I bring you a book for those of you who love beautifully illustrated books and the Georgian period.
All Things Georgian: Tales From The Long Eighteenth Century by Joanne Major and Sarah Murden
Take a romp through the long eighteenth-century in this collection of 25 short tales.
Marvel at the Queen’s Ass, gaze at the celestial heavens through the eyes of the past and be amazed by the equestrian feats of the Norwich Nymph. Journey to the debauched French court at Versailles, travel to Covent Garden and take your seat in a box at the theatre and, afterwards, join the mile-high club in a new-fangled hot air balloon.
Meet actresses, whores and high-born ladies, politicians, inventors, royalty and criminals as we travel through the Georgian era in all its glorious and gruesome glory.
In roughly chronological order, covering the reign of the four Georges, 1714-1730 and set within the framework of the main events of the era, these tales are accompanied by over 100 stunning color illustrations.
About the authors:
About Joanne Major
Joanne is Lincolnshire born and bred. Originally from the north of the county, she now lives in a village to the south of Lincoln where she happily spends most days half in the present and half in the Georgian era, with an occasional foray into the world of the Victorians. A genealogist of 25-years standing, Joanne, together with Sarah, became distracted from the people she was researching and stumbled accidentally into the path of an eighteenth-century courtesan. Life hasn’t been the same since.
About Sarah Murden
Sarah was living in Hampshire when she first met Joanne via an online genealogy forum. Sarah is slightly more of a ‘nomad’, originally from Nottinghamshire, then moving to the Peak District where she lived for over 20 years, followed by Hampshire for 12 years, she now enjoys the quiet life in a small village in rural Lincolnshire. Having studied Humanities but focusing mainly on history, Sarah has a passion for the eighteenth- and nineteenth centuries and could quite happily have lived in the eighteenth-century (only if very wealthy of course!). Together with Joanne she is the joint author of these compelling biographies, the two brought together through their shared passion for history and genealogy.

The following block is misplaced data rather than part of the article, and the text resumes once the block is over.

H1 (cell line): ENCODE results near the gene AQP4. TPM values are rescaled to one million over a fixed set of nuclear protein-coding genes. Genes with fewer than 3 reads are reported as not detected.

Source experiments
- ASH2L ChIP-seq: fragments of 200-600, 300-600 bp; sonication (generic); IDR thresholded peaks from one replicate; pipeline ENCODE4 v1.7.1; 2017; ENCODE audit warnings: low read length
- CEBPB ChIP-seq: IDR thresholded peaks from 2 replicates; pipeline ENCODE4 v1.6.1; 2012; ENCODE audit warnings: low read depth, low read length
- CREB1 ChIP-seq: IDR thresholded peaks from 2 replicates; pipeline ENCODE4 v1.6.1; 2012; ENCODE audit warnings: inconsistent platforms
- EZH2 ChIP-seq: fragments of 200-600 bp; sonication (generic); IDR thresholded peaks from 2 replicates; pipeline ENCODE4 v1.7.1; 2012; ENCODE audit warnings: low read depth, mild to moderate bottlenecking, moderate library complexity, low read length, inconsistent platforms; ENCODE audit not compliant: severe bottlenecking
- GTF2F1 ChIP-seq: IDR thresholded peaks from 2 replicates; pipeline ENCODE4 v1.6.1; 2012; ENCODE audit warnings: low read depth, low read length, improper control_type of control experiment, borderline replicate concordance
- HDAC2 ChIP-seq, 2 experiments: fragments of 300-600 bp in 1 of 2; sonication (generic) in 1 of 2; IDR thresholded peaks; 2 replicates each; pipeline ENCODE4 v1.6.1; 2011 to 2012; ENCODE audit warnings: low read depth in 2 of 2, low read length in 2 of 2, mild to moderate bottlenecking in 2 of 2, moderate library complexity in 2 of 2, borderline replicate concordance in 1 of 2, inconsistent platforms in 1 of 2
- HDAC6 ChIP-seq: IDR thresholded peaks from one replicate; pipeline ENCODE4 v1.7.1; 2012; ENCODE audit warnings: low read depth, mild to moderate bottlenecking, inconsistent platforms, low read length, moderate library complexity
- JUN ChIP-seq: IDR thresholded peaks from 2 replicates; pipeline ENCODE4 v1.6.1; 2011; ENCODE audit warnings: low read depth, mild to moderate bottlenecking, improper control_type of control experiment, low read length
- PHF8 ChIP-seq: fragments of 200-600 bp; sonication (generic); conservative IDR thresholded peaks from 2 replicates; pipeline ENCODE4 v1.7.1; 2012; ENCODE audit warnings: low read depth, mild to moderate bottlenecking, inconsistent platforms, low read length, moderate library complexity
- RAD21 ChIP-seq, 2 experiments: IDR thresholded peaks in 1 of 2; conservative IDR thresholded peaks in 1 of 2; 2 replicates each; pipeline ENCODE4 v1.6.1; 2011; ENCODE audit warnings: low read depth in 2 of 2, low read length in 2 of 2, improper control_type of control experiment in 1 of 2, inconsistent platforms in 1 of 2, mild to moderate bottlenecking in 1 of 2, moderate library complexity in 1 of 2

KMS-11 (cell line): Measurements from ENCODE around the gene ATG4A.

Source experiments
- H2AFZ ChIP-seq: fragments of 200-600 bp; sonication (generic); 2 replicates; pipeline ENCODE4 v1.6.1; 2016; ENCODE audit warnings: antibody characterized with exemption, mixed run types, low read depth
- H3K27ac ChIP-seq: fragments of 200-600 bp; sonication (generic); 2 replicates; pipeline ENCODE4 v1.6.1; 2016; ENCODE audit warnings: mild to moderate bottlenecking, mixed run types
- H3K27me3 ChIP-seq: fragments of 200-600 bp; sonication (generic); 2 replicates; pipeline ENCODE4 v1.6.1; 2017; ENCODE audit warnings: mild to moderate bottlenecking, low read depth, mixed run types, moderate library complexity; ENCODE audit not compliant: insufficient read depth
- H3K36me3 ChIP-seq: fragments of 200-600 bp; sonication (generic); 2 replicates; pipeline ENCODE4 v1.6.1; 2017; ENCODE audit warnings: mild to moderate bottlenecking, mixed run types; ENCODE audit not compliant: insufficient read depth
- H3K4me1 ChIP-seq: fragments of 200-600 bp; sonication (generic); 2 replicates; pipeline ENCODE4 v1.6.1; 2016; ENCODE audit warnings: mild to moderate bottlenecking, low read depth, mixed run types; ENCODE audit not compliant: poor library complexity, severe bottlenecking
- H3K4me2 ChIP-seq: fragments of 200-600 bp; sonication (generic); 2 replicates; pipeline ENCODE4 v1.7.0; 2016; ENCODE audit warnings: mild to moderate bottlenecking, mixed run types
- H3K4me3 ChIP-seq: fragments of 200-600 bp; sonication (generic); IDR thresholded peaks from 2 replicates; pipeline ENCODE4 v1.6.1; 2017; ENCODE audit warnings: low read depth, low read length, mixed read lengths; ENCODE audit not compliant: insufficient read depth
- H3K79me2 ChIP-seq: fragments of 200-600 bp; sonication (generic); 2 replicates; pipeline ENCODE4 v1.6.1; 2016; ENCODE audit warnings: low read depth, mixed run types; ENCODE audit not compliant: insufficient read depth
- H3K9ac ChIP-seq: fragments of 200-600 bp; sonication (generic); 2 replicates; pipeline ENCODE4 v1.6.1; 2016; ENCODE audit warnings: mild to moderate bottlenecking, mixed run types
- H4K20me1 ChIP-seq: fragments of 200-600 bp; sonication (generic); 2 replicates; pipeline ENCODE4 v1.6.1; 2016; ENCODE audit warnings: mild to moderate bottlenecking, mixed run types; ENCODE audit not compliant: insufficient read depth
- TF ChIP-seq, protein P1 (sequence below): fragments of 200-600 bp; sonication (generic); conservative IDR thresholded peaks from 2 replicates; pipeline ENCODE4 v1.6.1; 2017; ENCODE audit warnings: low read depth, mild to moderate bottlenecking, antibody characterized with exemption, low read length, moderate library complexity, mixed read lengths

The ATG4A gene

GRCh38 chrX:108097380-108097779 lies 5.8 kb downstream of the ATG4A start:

Joanne and Sarah share a blog, All Things Georgian, where they publish twice weekly with a wide remit of writing about ‘anything and everything’ connected to the Georgian era. Expect everything from extra and exclusive information relating to their biography to articles about false bums and tums (fashion victims are nothing new!) and local murder mysteries. If it grabs their attention, then they hope it will interest their readers too. Nothing is off limits!
And here you can find their blog, All Things Georgian:
Thanks to Rosie Croft, from Pen & Sword, for providing me a hardback copy of this book, which I freely chose to review.